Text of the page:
Deutsche Bank uses social media to unite employees
At last week's Web 2.0 Expo in New York, John Stepper of Deutsche Bank (NYSE: DB) revealed some of the challenges of bringing a large, highly-regulated organization into the social age. Stepper, whose mission is to improve collaboration among the more than 80,000 worldwide employees of Deutsche Bank, has already made strong inroads, with 30,000 employees "approved" for enterprise 2.0 tools.
As it turns out, achieving adoption of these social tools among end users at Deutsche Bank has been the easy part. Stepper noted that two earlier attempts to institute Gmail and Yammer, an enterprise chat client, experienced hockey-stick adoption rates among DB staff, only to be shut down by the company's risk and compliance teams. In the case of Gmail, employees went so far as to petition for its use in the firm, but the legal departments at Google and Deutsche Bank couldn't reach agreement over terms and conditions.
So how does one overcome the regulatory hurdle and make social tools useful? Start small, both in scope and in message. By focusing on low-risk internal functions, Stepper identified a subset of the DB workforce whose collaboration activity would get past the compliance team's filter. Then, to encourage quick adoption, he employed a microblogging platform that would be "lightweight and easy" for teams to start using. That service, called "The Wire," is much like an internal Twitter feed, based on Statusnet, which allows teams within Deutsche Bank to update each other easily.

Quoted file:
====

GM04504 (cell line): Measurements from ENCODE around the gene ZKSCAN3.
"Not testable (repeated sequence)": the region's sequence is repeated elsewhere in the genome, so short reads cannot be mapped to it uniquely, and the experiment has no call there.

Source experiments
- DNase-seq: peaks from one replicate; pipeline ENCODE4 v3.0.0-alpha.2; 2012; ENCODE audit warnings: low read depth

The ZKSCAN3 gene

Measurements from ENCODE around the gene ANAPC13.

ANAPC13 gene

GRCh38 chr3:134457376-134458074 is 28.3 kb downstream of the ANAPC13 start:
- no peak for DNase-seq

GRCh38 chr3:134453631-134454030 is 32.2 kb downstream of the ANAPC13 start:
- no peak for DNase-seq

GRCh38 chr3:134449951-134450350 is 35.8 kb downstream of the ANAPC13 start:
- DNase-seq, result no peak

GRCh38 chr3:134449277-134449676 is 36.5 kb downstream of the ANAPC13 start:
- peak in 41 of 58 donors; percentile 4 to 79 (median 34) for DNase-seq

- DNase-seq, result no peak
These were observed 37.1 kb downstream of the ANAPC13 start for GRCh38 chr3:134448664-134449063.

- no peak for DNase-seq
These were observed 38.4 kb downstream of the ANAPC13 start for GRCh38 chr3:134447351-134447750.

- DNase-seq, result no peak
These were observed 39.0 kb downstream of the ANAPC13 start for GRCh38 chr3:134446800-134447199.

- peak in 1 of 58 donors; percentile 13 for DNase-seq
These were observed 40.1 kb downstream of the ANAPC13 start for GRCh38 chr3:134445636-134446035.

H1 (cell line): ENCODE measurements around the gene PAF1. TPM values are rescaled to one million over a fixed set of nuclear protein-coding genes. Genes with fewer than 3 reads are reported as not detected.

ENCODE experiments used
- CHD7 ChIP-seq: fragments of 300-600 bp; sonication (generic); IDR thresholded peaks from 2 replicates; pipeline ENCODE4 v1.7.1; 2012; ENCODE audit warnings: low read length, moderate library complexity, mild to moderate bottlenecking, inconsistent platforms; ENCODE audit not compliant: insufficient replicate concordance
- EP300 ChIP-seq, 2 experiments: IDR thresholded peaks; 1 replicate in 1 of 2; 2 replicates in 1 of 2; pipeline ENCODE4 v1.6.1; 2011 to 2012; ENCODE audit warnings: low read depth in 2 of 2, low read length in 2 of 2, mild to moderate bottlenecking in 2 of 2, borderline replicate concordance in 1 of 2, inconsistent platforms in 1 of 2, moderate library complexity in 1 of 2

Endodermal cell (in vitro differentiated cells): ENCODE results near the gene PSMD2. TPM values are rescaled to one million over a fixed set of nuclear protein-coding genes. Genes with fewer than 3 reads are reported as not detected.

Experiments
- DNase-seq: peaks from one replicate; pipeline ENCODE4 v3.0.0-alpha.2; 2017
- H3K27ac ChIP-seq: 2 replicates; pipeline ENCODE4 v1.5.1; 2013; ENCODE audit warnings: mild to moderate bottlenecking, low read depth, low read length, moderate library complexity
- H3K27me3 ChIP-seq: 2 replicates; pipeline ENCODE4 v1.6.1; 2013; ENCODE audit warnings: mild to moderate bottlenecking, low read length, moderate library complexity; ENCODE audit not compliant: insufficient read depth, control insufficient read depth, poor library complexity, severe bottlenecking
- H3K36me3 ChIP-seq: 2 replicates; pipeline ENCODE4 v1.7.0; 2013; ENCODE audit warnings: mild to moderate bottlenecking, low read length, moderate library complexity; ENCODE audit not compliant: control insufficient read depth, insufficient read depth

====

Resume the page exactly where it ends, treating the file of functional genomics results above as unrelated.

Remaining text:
With these tools in place, Stepper has now turned his focus to building communities of practice and ensuring that his team is offering solutions to actual business problems, rather than simply tech for tech's sake.
- see this full recap of the presentation
- follow John Stepper at twitter